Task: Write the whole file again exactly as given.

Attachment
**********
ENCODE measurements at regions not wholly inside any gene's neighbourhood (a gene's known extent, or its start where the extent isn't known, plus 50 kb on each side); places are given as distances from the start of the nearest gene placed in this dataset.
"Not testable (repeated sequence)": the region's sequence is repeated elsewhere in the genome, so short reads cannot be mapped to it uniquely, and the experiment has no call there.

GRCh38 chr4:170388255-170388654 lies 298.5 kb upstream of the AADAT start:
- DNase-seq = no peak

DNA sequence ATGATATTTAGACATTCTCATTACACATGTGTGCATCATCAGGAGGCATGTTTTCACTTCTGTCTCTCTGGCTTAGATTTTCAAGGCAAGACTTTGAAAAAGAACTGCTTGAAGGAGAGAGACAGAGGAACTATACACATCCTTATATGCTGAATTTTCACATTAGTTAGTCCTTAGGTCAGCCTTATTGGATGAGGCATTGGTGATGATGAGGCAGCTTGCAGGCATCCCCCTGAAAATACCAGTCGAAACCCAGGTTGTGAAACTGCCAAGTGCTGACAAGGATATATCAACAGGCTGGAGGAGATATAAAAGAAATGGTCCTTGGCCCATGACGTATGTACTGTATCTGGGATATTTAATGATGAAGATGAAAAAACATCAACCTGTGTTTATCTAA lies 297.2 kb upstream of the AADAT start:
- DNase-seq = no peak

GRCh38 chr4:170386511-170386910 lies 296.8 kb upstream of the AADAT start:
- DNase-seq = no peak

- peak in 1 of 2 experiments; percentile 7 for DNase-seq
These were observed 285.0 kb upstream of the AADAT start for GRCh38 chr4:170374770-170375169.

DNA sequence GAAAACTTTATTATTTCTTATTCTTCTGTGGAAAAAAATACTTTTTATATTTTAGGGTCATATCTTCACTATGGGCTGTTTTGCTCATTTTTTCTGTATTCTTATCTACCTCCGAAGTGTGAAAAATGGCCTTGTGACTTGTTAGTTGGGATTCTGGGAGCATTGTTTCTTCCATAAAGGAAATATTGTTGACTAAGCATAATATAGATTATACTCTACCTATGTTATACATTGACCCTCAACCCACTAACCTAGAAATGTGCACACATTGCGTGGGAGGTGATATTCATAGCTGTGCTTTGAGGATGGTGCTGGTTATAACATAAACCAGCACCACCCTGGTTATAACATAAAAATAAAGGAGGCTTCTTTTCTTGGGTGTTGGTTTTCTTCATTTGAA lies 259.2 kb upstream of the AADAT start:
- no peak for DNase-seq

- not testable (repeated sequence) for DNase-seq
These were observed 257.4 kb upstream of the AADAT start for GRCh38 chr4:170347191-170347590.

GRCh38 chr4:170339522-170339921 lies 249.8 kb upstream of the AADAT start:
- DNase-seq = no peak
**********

ENCODE measurements at regions not wholly inside any gene's neighbourhood (a gene's known extent, or its start where the extent isn't known, plus 50 kb on each side); places are given as distances from the start of the nearest gene placed in this dataset.
"Not testable (repeated sequence)": the region's sequence is repeated elsewhere in the genome, so short reads cannot be mapped to it uniquely, and the experiment has no call there.

GRCh38 chr4:170388255-170388654 lies 298.5 kb upstream of the AADAT start:
- DNase-seq = no peak

DNA sequence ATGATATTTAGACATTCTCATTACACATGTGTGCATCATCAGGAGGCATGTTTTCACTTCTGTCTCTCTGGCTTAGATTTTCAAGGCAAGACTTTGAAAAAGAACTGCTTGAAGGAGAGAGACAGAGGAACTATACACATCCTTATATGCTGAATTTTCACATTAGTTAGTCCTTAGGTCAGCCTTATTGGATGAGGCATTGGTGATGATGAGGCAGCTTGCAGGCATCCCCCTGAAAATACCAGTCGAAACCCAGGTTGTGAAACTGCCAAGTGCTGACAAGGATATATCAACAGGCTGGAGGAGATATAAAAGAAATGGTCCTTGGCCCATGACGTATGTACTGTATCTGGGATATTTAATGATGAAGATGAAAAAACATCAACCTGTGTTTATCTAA lies 297.2 kb upstream of the AADAT start:
- DNase-seq = no peak

GRCh38 chr4:170386511-170386910 lies 296.8 kb upstream of the AADAT start:
- DNase-seq = no peak

- peak in 1 of 2 experiments; percentile 7 for DNase-seq
These were observed 285.0 kb upstream of the AADAT start for GRCh38 chr4:170374770-170375169.

DNA sequence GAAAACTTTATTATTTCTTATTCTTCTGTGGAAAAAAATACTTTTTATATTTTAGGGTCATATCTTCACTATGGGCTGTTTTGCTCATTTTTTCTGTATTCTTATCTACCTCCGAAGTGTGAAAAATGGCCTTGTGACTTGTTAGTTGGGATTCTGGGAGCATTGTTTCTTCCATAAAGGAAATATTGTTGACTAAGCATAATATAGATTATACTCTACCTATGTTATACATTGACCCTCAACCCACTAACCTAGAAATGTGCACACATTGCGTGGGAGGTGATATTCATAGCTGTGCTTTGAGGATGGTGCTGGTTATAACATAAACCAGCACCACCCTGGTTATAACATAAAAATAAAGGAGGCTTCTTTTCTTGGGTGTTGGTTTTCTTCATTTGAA lies 259.2 kb upstream of the AADAT start:
- no peak for DNase-seq

- not testable (repeated sequence) for DNase-seq
These were observed 257.4 kb upstream of the AADAT start for GRCh38 chr4:170347191-170347590.

GRCh38 chr4:170339522-170339921 lies 249.8 kb upstream of the AADAT start:
- DNase-seq = no peak